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From Jay Booth <jaybo...@gmail.com>
Subject Re: Why single thread for HDFS?
Date Fri, 02 Jul 2010 15:24:32 GMT
Yeah, a good way to think of it is that parallelism is achieved at the
application level.

On the input side, you can process multiple files in parallel or one
file in parallel by logically splitting and opening multiple readers
of the same file at multiple points.  Each of these readers is single
threaded, because, well, you're returning a stream of bytes in order.
It's inherently serial.

On the reduce side, multiple reduces run, writing to multiple files in
the same directory.  Again, you can't really write to a single file in
parallel effectively -- you can't write byte 26 before byte 25,
because the file's not that long yet.

Theoretically, maybe you could have all reduces write to the same file
by allocating some amount of space ahead of time and writing to the
blocks in parallel - in practice, you very rarely know how big your
output is going to be before it's produced, so this doesn't really
work.  Multiple files in the same directory achieves the same goal
much more elegantly, without exposing a bunch of internal details of
the filesystem to user space.

Does that make sense?

On Fri, Jul 2, 2010 at 9:26 AM, Segel, Mike <msegel@navteq.com> wrote:
> Actually they also listen here and this is a basic question...
> I'm not an expert, but how does having multiple threads really help this problem?
> I'm assuming you're talking about a map/reduce job and not some specific client code
which is being run on a client outside of the cloud/cluster....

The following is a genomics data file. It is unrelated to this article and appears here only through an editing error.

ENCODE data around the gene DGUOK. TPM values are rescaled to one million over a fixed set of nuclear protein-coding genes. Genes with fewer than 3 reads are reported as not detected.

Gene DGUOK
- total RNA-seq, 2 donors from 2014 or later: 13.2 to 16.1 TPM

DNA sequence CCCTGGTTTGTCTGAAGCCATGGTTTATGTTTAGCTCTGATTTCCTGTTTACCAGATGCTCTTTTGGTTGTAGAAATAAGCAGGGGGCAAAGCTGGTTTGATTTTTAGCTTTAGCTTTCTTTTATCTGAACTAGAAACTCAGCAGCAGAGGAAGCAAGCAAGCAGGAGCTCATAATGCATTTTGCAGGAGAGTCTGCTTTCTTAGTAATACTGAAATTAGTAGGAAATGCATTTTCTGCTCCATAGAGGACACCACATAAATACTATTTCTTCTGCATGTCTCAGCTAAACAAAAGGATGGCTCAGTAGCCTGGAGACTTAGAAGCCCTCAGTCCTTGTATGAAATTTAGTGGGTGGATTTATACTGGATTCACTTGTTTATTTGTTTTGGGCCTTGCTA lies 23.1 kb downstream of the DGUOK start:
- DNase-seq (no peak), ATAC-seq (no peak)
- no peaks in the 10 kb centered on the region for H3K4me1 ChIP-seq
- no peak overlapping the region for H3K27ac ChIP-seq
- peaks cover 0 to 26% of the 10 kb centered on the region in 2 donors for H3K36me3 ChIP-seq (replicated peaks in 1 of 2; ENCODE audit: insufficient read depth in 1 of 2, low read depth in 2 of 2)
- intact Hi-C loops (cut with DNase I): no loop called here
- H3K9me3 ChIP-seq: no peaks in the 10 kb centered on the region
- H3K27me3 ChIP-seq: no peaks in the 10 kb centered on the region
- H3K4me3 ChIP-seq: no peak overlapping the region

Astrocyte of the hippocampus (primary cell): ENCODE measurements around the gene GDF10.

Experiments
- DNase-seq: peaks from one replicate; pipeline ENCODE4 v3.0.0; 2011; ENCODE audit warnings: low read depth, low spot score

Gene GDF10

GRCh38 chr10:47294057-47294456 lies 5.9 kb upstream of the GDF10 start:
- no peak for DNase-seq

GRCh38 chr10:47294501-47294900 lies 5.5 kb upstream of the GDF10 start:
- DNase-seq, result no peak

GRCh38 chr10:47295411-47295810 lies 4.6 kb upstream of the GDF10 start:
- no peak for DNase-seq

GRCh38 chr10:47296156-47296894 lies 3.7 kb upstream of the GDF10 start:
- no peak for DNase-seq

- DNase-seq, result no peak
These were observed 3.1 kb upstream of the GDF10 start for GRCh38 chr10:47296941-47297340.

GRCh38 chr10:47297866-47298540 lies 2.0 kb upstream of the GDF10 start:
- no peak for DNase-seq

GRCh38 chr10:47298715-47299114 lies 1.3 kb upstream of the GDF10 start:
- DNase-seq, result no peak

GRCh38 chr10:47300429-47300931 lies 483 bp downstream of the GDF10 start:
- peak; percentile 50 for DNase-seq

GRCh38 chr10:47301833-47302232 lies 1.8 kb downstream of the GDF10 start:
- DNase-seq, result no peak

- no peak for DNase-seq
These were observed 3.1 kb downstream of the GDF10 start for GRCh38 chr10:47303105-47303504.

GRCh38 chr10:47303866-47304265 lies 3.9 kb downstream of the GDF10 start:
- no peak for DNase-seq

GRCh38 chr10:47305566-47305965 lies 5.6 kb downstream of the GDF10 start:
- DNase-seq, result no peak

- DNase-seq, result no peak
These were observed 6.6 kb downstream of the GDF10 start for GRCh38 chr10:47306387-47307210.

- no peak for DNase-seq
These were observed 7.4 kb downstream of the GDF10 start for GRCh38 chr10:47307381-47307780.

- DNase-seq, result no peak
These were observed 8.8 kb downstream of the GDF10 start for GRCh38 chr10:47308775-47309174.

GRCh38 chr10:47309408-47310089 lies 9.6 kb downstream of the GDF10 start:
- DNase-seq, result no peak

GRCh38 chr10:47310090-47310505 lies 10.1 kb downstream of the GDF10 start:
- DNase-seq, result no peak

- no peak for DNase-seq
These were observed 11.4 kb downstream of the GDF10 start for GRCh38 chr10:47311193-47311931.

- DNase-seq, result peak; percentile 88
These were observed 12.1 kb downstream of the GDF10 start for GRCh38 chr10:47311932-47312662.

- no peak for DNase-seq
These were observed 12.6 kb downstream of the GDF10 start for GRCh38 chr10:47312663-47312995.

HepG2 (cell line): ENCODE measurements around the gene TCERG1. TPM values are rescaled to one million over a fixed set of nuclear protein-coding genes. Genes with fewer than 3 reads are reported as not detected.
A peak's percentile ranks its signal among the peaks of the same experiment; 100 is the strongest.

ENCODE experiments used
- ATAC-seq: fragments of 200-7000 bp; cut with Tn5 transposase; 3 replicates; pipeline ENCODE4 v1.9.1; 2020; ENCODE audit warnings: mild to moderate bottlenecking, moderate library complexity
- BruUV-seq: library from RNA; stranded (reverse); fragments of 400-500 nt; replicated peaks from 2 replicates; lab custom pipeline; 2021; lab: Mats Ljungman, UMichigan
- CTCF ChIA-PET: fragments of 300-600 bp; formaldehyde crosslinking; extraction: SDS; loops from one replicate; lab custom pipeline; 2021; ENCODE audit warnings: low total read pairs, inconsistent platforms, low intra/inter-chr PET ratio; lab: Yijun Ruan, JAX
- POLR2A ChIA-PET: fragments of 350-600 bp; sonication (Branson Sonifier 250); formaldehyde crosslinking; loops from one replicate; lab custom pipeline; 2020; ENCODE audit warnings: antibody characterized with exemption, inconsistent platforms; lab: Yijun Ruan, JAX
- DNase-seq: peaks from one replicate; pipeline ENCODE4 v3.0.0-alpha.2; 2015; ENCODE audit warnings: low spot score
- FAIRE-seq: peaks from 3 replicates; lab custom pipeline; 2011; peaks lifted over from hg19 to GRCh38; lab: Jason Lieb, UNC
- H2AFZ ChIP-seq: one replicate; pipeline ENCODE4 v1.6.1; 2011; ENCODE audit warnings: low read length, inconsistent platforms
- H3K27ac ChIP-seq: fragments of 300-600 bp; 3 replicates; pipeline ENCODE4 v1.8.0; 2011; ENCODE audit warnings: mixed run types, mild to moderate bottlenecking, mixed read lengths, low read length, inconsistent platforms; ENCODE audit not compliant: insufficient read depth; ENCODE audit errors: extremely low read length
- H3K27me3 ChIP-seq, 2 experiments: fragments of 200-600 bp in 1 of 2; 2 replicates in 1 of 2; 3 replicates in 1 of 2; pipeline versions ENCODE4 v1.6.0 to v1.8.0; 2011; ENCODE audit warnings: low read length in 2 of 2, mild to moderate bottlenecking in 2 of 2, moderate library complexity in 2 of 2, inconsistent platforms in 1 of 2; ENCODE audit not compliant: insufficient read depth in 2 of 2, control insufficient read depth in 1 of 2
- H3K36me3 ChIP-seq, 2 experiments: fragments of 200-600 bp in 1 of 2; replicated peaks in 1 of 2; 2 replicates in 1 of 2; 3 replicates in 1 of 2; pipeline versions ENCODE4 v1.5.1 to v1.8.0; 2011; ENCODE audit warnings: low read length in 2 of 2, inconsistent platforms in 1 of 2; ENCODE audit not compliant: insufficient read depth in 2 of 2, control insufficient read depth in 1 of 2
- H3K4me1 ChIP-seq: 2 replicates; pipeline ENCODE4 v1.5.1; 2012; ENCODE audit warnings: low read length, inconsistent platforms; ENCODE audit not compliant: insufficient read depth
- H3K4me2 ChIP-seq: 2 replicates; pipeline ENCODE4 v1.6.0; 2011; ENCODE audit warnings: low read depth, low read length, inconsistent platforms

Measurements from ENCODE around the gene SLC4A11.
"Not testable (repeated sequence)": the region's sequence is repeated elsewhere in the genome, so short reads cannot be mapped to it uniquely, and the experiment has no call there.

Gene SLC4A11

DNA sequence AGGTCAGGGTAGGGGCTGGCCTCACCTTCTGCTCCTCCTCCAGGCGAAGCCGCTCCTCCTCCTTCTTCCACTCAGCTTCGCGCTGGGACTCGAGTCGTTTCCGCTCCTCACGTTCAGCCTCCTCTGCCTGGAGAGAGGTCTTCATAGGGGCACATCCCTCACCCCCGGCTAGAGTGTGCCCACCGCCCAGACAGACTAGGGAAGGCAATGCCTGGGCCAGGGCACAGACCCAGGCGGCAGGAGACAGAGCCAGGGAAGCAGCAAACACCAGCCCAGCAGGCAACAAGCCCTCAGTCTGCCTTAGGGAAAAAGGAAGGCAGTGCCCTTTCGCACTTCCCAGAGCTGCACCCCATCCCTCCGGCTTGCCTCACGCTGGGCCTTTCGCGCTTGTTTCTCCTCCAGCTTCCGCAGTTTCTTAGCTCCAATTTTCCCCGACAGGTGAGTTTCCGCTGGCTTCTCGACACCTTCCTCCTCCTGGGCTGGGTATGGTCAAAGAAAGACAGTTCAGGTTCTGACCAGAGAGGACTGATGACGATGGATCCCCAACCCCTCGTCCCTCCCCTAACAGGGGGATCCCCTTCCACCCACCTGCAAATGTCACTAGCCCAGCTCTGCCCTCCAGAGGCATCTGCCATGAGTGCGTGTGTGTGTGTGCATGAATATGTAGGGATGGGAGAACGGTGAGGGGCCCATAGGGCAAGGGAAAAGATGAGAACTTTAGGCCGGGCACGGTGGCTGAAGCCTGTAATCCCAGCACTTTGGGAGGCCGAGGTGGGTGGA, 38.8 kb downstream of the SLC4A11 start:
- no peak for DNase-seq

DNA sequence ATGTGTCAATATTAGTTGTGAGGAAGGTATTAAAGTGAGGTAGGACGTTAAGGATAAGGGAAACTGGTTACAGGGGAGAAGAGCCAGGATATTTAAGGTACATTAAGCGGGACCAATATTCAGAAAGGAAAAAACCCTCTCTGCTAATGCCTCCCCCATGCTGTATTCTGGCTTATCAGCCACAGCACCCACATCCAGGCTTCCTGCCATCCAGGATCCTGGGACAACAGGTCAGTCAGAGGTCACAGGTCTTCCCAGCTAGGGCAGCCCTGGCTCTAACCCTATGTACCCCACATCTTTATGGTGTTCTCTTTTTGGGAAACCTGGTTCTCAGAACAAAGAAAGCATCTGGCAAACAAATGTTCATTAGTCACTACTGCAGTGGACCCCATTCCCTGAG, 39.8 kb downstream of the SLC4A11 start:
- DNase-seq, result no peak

> I wasn't aware that you could easily synchronize threads running on different JVMs. ;-)
> Your parallelism comes from multiple tasks running on different nodes within the cloud.
By default you get one map/reduce job per block. You can write your own splitter to increase
this and then get more parallelism.
> -Mike
> -----Original Message-----
> From: Hemanth Yamijala [mailto:yhemanth@gmail.com]
> Sent: Friday, July 02, 2010 2:56 AM
> To: general@hadoop.apache.org
> Subject: Re: Why single thread for HDFS?
> Hi,
> Can you please post this on hdfs-dev@hadoop.apache.org ? I suspect the
> most qualified people to answer this question would all be on that
> list.
> Hemanth
> On Fri, Jul 2, 2010 at 11:43 AM, elton sky <eltonsky9404@gmail.com> wrote:
>> I guess this question was igored, so I just post it again.
>> From my understanding, HDFS uses a single thread to do read and write.
>> Since a file is composed of many blocks and each block is stored as a file
>> in the underlying FS, we can do some parallelism on block base.
>> When read across multi-blocks, threads can be used to read all blocks. When
>> write, we can calculate the offset of each block and write to all of them
>> simultaneously.
>> Is this right?
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